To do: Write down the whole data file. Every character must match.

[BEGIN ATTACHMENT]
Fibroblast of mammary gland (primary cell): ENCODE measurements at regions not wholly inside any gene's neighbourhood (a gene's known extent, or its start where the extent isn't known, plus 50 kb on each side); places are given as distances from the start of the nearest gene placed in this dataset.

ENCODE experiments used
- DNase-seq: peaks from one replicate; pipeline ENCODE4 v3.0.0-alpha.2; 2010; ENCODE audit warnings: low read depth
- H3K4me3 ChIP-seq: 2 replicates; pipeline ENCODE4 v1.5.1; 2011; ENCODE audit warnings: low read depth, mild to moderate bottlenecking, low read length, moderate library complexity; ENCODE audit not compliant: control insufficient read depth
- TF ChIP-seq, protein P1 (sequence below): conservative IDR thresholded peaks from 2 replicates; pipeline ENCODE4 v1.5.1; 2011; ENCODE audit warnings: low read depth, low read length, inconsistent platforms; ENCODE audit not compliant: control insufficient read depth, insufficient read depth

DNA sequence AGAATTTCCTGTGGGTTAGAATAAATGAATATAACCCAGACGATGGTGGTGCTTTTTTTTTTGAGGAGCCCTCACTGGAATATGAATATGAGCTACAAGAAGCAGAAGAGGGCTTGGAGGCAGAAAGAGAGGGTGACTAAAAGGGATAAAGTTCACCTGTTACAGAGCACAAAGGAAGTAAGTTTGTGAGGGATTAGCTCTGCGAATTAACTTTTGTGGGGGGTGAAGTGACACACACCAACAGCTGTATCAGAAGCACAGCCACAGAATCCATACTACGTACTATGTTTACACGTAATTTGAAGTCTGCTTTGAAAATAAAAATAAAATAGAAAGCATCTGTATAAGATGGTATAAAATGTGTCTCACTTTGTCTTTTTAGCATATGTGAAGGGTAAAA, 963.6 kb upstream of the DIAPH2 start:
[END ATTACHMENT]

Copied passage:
Fibroblast of mammary gland (primary cell): ENCODE measurements at regions not wholly inside any gene's neighbourhood (a gene's known extent, or its start where the extent isn't known, plus 50 kb on each side); places are given as distances from the start of the nearest gene placed in this dataset.

ENCODE experiments used
- DNase-seq: peaks from one replicate; pipeline ENCODE4 v3.0.0-alpha.2; 2010; ENCODE audit warnings: low read depth
- H3K4me3 ChIP-seq: 2 replicates; pipeline ENCODE4 v1.5.1; 2011; ENCODE audit warnings: low read depth, mild to moderate bottlenecking, low read length, moderate library complexity; ENCODE audit not compliant: control insufficient read depth
- TF ChIP-seq, protein P1 (sequence below): conservative IDR thresholded peaks from 2 replicates; pipeline ENCODE4 v1.5.1; 2011; ENCODE audit warnings: low read depth, low read length, inconsistent platforms; ENCODE audit not compliant: control insufficient read depth, insufficient read depth

DNA sequence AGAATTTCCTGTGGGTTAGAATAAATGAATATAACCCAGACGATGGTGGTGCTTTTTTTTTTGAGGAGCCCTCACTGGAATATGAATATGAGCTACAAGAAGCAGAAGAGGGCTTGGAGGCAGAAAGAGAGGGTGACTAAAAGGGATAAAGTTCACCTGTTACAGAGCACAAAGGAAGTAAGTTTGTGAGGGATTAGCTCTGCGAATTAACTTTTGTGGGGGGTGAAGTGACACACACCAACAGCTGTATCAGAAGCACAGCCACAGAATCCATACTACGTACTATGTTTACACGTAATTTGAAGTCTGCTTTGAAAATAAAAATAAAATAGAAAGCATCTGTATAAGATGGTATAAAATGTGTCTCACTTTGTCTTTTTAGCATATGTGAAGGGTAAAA, 963.6 kb upstream of the DIAPH2 start: